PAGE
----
Grey Card for White Balance

Save time. Save frustration. Save humiliation. Use a grey card for a white balance.  This inexpensive little prop can truly pay off when you get to post-processing.

Your White Balance Setting Is A Lie

Most DSLR cameras come with multiple white balance settings. We know them by heart.  Cloudy, Sunlight, Florescent, etc. Despite all of those options, I'd bet a dollar that you're just leaving your camera's white balance setting on Auto.

Why not? The camera often does a good job at choosing the right white balance, doesn't it?

Not every time.

That's the problem with automatic detection of anything inside your camera. It's inconsistent. Not just from one location to the next, but from one shot to the next. With each frame, your camera takes a fresh reading and stamps your image with something that may be different from the other shots you've taken.

One of these things is not like the others. More likely, none of these things are exactly like the others if you rely upon auto settings.

In many cases, we accept it because the convenience outweighs the need for control. We accept color casts in our work and say “I'll fix it in Photoshop.” It's just a slider, right?

Every now and then, you run into those odd situations with mixed lighting that throw your camera for a loop. None of the settings is really right. Fixing it in Photoshop just got a bit tougher. It doesn't have to work that way, though.

Use a Grey Card for White Balance on Your First Shot

For most portrait photographers, this is Photography 101. Models are accustomed to taking the grey card shot to get things started. Here's an example.

Using A Grey Card For White Balance

There are a few things you get to do right off the bat by using a grey card for white balance. Here's why I like it, particularly before the model goes into hair and makeup.

  • It's my first lighting test
  • The grey card gives me a consistent area to use for controlling my white balance in Lightroom.
  • It gives me a chance to set the tone of the shoot with the model

Grey Cards Give You a Chance to Start a Rapport with Your Subject

If you haven't shot with a particular model before, you should remember that being photographed by someone can be an intimidating process. It's natural for someone to be a bit apprehensive before a camera, especially if they don't know you.

I don't need a great shot of a grey card, but I do need a chance to start connecting with my model. Sometimes I tell bad jokes. Other times I ask them to make a face. Anything that lightens the mood and removes some apprehension is good with me.

Why do it before hair and makeup? Imagine something that makes you a bit nervous or apprehensive. How long do you want to spend dwelling on that thought? By trying to reach out and make a little connection, I'm trying to eliminate time spent worrying about how I'm going to behave as a photographer.

For some models, it's no big deal at all. For others, it can really take a load off their mind. Yes, I need the shot of the grey card for white balance, but it's also a distraction that lets me get to know the model and for the model to know me.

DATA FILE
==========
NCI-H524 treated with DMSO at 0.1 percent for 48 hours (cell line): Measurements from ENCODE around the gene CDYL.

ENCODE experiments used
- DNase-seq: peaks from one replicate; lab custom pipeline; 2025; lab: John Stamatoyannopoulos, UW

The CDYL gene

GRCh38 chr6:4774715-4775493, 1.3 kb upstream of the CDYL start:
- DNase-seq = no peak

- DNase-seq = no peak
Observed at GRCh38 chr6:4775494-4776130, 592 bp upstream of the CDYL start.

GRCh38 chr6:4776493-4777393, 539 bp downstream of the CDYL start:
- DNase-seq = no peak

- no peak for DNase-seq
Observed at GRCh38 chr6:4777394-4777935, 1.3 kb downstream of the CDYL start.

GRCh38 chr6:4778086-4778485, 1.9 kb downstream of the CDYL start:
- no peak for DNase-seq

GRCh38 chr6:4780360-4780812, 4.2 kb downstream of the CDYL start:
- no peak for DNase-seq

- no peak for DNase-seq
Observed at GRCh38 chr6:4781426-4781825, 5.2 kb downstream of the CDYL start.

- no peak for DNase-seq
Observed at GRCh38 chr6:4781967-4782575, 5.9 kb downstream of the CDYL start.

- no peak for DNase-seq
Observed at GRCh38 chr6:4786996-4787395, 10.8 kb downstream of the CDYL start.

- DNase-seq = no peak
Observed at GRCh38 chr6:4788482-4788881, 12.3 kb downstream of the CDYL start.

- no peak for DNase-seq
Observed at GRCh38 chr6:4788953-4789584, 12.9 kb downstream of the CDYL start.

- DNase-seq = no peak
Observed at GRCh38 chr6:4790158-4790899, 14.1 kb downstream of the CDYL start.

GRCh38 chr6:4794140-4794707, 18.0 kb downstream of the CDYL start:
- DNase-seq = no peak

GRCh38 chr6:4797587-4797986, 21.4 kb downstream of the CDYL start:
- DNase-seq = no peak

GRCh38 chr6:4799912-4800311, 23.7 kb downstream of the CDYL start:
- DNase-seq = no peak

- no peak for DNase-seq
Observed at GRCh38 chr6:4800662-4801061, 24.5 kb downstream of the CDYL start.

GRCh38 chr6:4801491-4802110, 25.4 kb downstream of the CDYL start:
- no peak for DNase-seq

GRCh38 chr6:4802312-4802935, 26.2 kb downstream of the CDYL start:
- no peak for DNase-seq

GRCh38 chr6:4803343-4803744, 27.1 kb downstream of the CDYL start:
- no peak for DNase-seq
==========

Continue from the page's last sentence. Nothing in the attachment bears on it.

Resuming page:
When you change scenes or adjust your lighting, take another grey card shot. Make it a fun experience, too. It's nice to have that consistent item in your photos, but it's also a bit of a mental break during the shoot. Don't underestimate how rewarding that can be for your relationship with your subject.

Save Time Using the Grey Card to Set Your White Balance

OK, the shoot is over and you have a bunch of shots loading into your digital asset manager. You see the shot above and it looks flat, perhaps lacking a bit of contrast.

You may even want to warm it up a bit. All fine ideas, but all you really have to do is tap it with an eyedropper tool.

Then you get something that looks like this result.

Using A Grey Card For White Balance Makes Life Easier

The result is pretty dramatic.

Now her skin tone looks much more like a human. That's why photographers love grey cards. No need for complicated Photoshop sorcery or launching 3rd party filters to identify and remove a color cast. Just one tap with an eye-dropper and you have a great head start to correct color.

You can get more complicated than a grey card. There are other color checkers available that have specific color tones and require a profile in Lightroom or other tools.

If you're a commercial photographer working for a client who needs to make sure that the color in the image matches exactly their product, a color checker is a wonderful idea.

For the rest of us, it can be overkill. You can find grey cards that are inexpensive pieces of cardboard or pop up like a reflector, complete with targeting sights printed on them (that do absolutely nothing for you). I have both because I enjoy wasting my money.

Grey cards need not be limited to portrait shoots, though. Take a small one with you on your next landscape or environmental photo outing. It only takes a moment and it can help you capture the scene exactly as you remembered seeing it.

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